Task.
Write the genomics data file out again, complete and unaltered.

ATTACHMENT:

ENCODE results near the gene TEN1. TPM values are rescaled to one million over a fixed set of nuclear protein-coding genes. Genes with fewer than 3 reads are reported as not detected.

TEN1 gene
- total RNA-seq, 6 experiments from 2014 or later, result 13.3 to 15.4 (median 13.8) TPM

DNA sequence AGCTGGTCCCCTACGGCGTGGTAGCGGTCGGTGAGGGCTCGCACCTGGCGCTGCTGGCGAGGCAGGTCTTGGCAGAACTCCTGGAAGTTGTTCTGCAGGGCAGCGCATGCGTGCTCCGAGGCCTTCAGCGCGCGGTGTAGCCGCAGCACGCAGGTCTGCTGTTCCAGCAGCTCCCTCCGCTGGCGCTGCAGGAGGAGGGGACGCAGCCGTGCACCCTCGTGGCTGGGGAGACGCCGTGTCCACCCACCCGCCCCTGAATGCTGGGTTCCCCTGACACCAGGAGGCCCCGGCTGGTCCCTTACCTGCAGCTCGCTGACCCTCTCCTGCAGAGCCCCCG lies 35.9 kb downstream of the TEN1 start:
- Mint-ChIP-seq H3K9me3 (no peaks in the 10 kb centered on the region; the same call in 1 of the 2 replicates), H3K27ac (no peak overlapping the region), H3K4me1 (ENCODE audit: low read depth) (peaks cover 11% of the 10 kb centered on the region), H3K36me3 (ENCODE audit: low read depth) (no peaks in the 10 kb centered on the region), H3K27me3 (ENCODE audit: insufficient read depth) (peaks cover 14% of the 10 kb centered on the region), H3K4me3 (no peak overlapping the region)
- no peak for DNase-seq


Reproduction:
ENCODE results near the gene TEN1. TPM values are rescaled to one million over a fixed set of nuclear protein-coding genes. Genes with fewer than 3 reads are reported as not detected.

TEN1 gene
- total RNA-seq, 6 experiments from 2014 or later, result 13.3 to 15.4 (median 13.8) TPM

DNA sequence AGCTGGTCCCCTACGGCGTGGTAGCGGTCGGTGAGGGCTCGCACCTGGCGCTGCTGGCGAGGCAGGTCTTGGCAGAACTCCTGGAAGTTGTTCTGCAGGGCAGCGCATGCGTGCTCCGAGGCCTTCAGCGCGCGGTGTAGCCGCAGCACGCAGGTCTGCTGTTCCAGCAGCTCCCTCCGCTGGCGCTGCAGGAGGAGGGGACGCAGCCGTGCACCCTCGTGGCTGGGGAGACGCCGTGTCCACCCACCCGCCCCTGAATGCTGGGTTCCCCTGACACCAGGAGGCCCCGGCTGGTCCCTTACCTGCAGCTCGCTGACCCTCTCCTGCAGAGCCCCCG lies 35.9 kb downstream of the TEN1 start:
- Mint-ChIP-seq H3K9me3 (no peaks in the 10 kb centered on the region; the same call in 1 of the 2 replicates), H3K27ac (no peak overlapping the region), H3K4me1 (ENCODE audit: low read depth) (peaks cover 11% of the 10 kb centered on the region), H3K36me3 (ENCODE audit: low read depth) (no peaks in the 10 kb centered on the region), H3K27me3 (ENCODE audit: insufficient read depth) (peaks cover 14% of the 10 kb centered on the region), H3K4me3 (no peak overlapping the region)
- no peak for DNase-seq